Chanakya IAS Academy Blog



  • The differently abled are not ‘disabled’ only because they are physically or mentally ‘impaired’ but also because society is built in a manner that does not cater to their needs (1)
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  • In the society, disability is understood to be biological. Whenever a disabled person is confronted with problems, it is taken for granted that the problems originate from her/his impairment. The very idea of disability suggests that they are in need of help.(1)
  • The very term ‘differently abled’ challenges each of these assumptions. Terms such as ‘mentally challenged’, ‘visually impaired’ and ‘physically impaired’ came to replace the more negative terms such as ‘retarded’, ‘crippled’ or ‘lame’. (1)
  • The disabled are rendered disabled not because they are biologically disabled but because society renders them so. Hence, as society and a nation, efforts have been shifted to make places and institutions more inclusive and accommodative, thereby tackling the “social” aspect of disability.

Issues faced by persons with disability

  • Access to public places, institutions etc are restricted due to limitations of infrastructure and un-supporting public perceptions of disabilities.
  • Opportunities in various domains of education, employment etc are highly restricted
  • Disability and poverty have been deeply inter-linked. Poverty may lead to disabilities and similarly, disability may lead to an individual falling into the trap of poverty.
  • Access to appropriate healthcare is further restricted due to inadequate public health care infrastructure and high expenses associated with private healthcare.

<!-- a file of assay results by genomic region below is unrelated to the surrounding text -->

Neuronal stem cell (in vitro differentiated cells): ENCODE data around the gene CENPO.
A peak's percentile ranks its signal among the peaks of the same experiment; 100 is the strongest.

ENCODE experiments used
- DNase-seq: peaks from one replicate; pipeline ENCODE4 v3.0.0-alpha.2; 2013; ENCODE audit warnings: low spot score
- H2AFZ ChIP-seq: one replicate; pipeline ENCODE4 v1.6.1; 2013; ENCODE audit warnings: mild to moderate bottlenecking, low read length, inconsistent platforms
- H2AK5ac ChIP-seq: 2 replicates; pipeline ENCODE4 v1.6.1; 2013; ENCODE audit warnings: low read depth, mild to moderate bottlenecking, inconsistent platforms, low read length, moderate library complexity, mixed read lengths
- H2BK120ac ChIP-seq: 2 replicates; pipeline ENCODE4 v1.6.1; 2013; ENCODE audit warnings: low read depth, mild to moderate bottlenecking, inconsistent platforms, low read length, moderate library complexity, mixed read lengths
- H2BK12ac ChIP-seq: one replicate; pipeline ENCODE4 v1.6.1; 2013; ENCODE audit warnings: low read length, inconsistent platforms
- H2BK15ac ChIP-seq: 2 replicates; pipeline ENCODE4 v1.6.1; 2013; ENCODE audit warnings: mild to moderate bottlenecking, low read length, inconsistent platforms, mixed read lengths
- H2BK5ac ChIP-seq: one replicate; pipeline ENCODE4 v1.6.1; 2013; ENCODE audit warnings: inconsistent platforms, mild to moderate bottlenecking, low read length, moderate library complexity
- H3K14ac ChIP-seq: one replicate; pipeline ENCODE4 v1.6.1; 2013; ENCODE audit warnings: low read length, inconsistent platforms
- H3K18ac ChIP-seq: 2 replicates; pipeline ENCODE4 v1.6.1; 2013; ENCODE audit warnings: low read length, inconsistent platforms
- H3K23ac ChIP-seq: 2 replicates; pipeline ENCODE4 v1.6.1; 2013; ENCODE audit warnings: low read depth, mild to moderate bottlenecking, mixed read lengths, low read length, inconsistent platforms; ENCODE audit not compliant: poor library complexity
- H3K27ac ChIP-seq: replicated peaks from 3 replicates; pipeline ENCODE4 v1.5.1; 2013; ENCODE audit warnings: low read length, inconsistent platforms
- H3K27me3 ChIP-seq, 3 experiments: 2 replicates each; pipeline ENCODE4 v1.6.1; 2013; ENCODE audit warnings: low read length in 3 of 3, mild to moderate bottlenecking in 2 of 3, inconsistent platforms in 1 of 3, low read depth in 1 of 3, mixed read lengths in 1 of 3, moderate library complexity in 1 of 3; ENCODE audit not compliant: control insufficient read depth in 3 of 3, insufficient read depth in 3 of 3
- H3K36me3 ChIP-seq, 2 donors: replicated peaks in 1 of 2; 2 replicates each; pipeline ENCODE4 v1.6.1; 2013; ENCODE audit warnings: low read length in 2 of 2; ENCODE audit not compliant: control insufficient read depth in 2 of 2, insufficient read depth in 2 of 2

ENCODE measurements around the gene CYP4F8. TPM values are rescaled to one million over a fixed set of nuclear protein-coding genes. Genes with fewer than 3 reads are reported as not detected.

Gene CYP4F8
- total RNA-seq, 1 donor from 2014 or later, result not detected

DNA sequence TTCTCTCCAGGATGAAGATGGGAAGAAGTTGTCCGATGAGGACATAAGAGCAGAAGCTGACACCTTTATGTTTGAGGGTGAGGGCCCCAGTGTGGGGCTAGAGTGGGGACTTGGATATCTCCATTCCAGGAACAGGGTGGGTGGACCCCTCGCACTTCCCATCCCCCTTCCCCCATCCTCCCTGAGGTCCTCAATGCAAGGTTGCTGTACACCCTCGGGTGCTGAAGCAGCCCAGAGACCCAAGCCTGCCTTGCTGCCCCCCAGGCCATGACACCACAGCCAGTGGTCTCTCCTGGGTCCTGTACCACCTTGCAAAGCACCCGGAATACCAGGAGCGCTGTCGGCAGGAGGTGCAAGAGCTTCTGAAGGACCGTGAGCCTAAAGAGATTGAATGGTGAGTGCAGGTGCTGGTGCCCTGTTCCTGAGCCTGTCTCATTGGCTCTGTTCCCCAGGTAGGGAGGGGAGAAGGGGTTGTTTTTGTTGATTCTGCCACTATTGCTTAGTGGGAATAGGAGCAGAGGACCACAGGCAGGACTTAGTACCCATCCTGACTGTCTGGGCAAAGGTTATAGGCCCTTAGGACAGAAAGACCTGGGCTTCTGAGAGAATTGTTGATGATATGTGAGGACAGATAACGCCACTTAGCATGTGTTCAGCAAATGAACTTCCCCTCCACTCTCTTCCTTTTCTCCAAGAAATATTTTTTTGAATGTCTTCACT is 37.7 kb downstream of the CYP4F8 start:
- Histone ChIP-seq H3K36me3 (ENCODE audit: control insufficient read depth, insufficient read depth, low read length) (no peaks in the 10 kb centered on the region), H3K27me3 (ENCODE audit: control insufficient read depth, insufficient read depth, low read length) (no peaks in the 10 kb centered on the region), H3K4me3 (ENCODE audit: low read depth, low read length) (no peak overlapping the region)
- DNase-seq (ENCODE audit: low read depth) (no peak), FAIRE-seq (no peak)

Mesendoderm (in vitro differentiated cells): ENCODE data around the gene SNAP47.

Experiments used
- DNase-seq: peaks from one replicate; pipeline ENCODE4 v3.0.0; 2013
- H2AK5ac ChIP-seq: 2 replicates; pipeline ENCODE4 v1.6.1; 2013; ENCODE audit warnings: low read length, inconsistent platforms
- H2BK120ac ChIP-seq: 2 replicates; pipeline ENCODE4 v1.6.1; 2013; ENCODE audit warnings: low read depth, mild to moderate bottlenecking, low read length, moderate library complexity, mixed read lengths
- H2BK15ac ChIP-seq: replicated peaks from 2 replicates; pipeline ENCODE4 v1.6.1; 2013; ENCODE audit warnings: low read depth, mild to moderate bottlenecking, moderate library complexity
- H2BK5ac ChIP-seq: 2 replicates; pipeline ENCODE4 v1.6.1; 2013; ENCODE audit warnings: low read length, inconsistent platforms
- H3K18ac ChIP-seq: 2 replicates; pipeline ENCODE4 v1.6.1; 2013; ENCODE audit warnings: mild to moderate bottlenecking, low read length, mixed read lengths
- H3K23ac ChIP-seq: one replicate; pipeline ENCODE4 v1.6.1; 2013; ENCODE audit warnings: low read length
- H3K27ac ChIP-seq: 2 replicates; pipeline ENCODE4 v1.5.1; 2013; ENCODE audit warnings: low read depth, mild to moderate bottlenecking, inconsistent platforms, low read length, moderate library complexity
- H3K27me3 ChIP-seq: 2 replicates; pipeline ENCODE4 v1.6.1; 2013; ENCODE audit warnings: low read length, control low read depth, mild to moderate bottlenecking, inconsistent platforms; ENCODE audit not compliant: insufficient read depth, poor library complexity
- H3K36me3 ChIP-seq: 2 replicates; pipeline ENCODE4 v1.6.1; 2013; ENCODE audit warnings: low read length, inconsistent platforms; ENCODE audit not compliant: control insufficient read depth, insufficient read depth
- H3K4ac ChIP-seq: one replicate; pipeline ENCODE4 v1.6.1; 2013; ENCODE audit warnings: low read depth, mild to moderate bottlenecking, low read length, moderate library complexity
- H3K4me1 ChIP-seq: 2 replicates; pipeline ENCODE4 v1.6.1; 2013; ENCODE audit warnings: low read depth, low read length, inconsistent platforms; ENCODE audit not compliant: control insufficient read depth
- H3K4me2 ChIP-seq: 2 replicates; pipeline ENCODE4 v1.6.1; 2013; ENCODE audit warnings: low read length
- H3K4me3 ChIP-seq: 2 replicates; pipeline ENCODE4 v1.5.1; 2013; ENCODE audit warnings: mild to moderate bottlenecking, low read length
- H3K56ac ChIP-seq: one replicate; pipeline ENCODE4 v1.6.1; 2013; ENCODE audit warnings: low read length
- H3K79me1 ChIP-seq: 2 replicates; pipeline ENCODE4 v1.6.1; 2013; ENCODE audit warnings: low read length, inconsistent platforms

• Societal perceptions and stereotypes lead to further anxiety and exclusion for the differently abled.

Government interventions

  • There have been multiple government interventions in the legal domain to ensure against any injustice to the persons-with-disabilities. Further, the state has recently instituted some schemes and initiatives to ensure that society becomes more inclusive for the differently abled.
  • Persons with Disabilities Act, 1995- The Act has the following objectives
    • To spell out the responsibility of the state towards the prevention of disabilities, protection of rights, provision of medical care, education, training, employment and rehabilitation of persons with disabilities;
    • To create a barrier free environment for person with disabilities in the sharing of development benefits, vis-a –vis non disabled persons;
    • To counteract any situation of abuse and exploitation of persons with disabilities; and
    • To make special provision of the integration of persons with disabilities into the social mainstream.
  • Office of the chief commissioner for persons with disabilities
    • The Persons with Disabilities Act 1995, provides for the creation of the office of Chief Commissioner for persons with disabilities
    • The Chief Commissioner coordinates with the State Commissioners, monitors utilisation of funds from Central Government, takes steps to safeguard the rights of persons with disabilities and also looks into any complaints regarding ingressions into rights of such persons
    • The Chief Commissioner can also take suo motu notice of non-implementation of any Rule, law etc.
    • The Chief Commissioner is vested with the powers of a civil court realting to summoning of witness, discovery, requisitioning and production of any document etc.